About Dr. Williams
At the age of 13, my mother found out in foster care that she was pregnant by an adult drug dealer. By the age of 14, my mother gave birth to her first child. Later that same year, my identical twin brother and I were born.
My mother did not have parental support or extended family members to assist her with raising three kids at such a young age. My brothers and I were often left alone in apartment complexes and other unsafe environments while my mother partied.
Eventually, my brothers and I were removed from my mother’s custody and placed in a children’s home and later in separate foster homes. My grandmother was contacted by a social worker, Dr. Forrest Davis, and she agreed to assume full custody of my brothers and me.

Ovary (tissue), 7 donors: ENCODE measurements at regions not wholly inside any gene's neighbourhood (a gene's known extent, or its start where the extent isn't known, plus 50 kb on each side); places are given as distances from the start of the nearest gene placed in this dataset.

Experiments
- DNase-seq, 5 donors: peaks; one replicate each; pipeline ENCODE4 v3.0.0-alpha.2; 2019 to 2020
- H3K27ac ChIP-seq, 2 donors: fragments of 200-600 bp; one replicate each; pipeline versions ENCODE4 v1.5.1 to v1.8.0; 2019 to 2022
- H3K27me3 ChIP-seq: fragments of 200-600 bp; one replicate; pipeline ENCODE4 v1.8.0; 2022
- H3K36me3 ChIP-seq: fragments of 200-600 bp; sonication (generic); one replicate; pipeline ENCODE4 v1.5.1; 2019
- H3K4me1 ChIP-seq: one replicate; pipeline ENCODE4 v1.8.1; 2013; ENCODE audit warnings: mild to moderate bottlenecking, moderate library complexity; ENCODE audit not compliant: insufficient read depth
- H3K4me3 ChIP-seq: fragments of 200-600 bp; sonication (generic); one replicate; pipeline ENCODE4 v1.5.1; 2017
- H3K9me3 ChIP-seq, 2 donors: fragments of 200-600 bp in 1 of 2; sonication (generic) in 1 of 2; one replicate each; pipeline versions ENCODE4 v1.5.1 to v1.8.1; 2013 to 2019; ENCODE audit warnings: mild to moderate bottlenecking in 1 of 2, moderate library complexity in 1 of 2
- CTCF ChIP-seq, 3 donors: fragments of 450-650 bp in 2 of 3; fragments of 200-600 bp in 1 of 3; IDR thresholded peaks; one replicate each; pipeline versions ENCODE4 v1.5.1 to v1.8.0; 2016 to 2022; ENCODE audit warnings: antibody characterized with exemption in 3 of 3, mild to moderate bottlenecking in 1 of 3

While living with my grandmother, my sleep was often interrupted by police raiding the house in search of my father. I also experienced abuse and neglect at my grandmother’s house. In 4th grade, I met a teacher, Nancy Uriza, who changed the course of my life. Nancy saw the potential in me. She always told me, “do the best and be the best at whatever you do.” Nancy played a pivotal role in my decision to attend St. Mary’s High School in Stockton, California on a scholarship.
While in high school, my home life continued to get worse. At the age of 17, my twin brother and I successfully petitioned the Superior Court of California to initiate steps toward emancipating out of the foster care system.
My twin brother and I moved out of my grandmother’s house and survived off of the Aid to Families with Dependent Children (AFDC) program. My twin brother and I earned football scholarships to California State University, Sacramento.
I went on to become the top African American graduate for the 2001 graduating class.